Sixteen Republican attorneys general are supporting the National Rifle Association in its lawsuit against New York Attorney General Letitia James, who earlier this year filed a case seeking to dissolve the organization because of alleged self-dealing by the organization’s leadership.
The NRA’s lawsuit accuses James of defamation and violating its rights to free speech, claiming that she “made the political prosecution of the NRA a central campaign theme” when she was running for the AG’s office in 2018, and has not treated the association fairly since. It also cites James’ public descriptions of the NRA as a “criminal enterprise” and “a terrorist organization.”
“These are not the words of a state official scrupulously enforcing nonprofit governance law,” the attorneys general said in a brief they filed in the case on Tuesday. “Rather, those words underscore what the New York AG’s dissolution case really is: a politically motivated assault on free speech and an effort to destroy both a fundamental constitutional right and a political opponent dedicated to defending that right.”
The brief went on to say that when officials target groups based on the political views of their members, “they subvert the very freedoms they are sworn to protect.”
The brief was submitted by the attorneys general of Alaska, Arkansas, Georgia, Idaho, Mississippi, Kansas, Kentucky, Louisiana, Missouri, Ohio, Oklahoma, South Carolina, South Dakota, Texas, Utah and West Virginia.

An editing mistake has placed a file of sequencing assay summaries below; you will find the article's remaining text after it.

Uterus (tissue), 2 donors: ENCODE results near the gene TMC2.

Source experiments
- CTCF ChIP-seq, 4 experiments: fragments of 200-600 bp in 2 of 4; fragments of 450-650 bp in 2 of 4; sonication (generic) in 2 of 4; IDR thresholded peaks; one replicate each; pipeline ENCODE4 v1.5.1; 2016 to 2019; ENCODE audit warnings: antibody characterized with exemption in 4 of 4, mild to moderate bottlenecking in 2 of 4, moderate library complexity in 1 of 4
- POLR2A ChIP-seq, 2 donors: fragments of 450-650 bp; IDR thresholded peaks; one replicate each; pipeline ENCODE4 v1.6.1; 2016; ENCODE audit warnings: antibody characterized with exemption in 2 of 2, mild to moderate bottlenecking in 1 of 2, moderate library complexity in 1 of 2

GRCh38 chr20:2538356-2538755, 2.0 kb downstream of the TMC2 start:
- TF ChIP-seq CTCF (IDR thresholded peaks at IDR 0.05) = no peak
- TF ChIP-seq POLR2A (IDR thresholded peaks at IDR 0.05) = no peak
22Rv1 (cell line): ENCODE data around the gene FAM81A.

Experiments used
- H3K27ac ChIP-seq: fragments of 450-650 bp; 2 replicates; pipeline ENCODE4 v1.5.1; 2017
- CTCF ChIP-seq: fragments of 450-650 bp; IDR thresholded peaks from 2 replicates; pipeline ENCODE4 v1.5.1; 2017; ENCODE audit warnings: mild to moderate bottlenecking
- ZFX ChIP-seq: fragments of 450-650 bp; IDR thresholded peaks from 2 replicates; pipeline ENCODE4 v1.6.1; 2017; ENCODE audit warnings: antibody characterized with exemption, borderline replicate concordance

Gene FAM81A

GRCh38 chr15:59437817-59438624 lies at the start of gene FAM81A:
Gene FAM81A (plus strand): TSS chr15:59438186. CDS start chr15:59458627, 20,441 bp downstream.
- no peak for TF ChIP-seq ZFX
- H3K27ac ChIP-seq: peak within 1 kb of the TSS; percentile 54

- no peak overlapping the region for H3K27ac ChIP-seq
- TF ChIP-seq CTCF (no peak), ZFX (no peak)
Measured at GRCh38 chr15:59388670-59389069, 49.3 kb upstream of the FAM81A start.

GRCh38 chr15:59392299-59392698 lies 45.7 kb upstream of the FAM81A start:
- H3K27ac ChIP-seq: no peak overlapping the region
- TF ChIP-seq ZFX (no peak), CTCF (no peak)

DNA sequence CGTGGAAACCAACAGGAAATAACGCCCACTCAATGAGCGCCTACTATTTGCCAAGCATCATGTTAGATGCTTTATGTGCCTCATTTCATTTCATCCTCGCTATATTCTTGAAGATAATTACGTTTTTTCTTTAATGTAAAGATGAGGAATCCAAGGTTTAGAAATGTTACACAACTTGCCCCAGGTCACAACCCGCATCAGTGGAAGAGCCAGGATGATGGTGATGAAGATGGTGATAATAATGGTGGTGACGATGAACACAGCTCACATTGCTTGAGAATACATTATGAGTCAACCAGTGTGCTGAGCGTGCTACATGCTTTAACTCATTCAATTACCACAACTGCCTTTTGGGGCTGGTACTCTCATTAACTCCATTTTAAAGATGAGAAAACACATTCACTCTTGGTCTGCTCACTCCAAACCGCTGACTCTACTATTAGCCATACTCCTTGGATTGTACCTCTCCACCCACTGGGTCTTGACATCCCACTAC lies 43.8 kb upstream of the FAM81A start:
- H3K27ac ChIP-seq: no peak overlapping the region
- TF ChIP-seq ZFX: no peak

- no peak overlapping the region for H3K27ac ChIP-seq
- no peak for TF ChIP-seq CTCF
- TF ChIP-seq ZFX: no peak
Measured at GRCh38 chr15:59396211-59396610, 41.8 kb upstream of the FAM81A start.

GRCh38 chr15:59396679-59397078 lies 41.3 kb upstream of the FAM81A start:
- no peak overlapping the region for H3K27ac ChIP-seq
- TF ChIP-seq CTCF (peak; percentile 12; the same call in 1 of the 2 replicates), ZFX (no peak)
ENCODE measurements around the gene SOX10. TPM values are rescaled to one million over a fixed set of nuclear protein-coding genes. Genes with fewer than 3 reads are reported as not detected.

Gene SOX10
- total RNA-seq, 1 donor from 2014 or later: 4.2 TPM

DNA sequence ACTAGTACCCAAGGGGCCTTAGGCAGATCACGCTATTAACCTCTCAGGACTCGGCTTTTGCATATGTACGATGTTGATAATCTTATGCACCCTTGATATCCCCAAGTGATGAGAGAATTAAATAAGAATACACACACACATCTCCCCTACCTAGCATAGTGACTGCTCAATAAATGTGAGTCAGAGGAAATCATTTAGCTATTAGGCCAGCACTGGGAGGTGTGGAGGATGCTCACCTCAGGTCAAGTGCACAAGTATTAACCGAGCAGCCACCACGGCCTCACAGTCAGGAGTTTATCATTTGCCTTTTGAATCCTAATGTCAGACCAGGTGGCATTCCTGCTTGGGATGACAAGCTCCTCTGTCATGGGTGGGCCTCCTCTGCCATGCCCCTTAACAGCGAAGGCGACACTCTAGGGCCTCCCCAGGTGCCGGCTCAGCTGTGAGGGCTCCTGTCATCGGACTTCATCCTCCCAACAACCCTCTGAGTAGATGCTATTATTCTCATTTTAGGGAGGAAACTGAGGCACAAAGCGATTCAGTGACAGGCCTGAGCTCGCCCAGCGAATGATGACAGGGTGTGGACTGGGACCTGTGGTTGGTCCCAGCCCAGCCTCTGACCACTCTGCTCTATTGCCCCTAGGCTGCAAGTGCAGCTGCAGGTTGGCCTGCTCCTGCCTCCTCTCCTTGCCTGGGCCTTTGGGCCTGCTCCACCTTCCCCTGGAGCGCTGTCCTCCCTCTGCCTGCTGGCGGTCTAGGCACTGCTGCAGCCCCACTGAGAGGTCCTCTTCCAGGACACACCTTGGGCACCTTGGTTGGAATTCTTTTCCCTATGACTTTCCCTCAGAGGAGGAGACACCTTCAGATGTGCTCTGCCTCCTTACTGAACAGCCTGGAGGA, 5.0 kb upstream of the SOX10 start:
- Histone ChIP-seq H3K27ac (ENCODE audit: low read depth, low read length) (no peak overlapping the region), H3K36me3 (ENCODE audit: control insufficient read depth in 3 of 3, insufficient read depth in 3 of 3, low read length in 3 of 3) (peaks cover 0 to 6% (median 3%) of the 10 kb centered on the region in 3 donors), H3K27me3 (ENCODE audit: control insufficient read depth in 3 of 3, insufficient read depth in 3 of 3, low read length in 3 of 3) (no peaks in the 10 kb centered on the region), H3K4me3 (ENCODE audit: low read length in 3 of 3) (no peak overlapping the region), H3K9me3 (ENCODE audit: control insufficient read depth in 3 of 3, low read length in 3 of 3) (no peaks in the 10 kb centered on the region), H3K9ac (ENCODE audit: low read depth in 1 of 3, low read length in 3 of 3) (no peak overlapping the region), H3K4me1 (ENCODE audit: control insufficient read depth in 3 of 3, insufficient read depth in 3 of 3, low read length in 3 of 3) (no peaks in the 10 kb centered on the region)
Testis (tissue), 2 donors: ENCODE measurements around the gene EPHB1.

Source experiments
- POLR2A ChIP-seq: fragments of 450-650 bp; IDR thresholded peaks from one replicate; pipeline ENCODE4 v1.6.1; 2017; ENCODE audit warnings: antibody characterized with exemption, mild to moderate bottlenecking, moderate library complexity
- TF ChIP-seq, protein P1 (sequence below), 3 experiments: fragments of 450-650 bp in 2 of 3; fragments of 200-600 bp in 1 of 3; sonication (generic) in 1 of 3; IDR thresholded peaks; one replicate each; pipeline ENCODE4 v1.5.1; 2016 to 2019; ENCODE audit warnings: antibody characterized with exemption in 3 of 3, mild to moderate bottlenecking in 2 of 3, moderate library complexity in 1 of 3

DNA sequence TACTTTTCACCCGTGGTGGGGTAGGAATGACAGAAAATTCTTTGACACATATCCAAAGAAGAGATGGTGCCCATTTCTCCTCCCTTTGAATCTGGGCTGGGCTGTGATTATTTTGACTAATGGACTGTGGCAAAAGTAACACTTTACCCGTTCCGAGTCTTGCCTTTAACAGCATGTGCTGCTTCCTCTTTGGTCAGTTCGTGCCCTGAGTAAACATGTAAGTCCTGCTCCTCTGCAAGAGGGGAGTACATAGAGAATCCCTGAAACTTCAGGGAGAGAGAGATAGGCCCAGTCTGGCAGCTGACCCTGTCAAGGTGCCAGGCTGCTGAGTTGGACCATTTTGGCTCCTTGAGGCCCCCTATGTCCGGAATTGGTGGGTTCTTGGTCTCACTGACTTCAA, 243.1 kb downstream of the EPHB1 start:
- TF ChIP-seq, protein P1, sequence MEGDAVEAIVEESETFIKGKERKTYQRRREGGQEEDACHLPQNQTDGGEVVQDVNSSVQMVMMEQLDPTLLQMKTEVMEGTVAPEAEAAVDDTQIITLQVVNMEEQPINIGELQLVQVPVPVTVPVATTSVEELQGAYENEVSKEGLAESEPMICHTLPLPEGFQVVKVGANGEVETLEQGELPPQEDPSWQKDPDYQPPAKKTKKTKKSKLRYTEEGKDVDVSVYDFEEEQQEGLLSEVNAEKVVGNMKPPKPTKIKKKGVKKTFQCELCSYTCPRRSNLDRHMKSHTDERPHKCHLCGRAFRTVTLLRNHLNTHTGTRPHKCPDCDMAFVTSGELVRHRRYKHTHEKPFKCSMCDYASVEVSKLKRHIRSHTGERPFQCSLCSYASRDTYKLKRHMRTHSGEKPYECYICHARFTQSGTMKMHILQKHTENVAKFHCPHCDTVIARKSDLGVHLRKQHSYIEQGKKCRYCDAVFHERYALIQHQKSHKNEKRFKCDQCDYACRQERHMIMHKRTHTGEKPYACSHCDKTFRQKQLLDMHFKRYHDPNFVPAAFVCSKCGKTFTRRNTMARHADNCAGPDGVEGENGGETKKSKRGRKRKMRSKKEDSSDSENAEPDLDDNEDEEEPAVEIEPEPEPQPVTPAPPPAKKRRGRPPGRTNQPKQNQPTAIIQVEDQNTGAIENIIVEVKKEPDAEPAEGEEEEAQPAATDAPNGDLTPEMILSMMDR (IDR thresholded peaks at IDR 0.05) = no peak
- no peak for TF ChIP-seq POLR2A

President Trump has also slammed James’ suit against the group, calling it “a very terrible thing.”
James stood by her allegations in a statement responding to the brief.
“The NRA has been a breeding ground of fraud, abuse, and brazen illegality,” she said, according to the Wall Street Journal. “Simply put, the rot runs deep, which is why our lawsuit to dissolve the organization will continue undeterred.”
James’ case against the NRA, which was filed in August, claims that executive vice president Wayne LaPierre, former chief of staff Joshua Powell, former CFO Wilson “Woody” Phillips, and general counsel John Frazer, engaged in self-dealing and ignored conflicts of interest in violation of NRA policy. Alleged conflicts included granting millions of dollars worth of contracts to companies like information technology firm HomeTelos, whose CEO had a personal relationship with Phillips that was not disclosed at the time.
NRA President Carolyn Meadows called the lawsuit “a baseless, premeditated attack,” claiming it targeted not just the NRA, but the constitutional rights it defends.
Fox News’ Stephanie Pagones contributed to this report.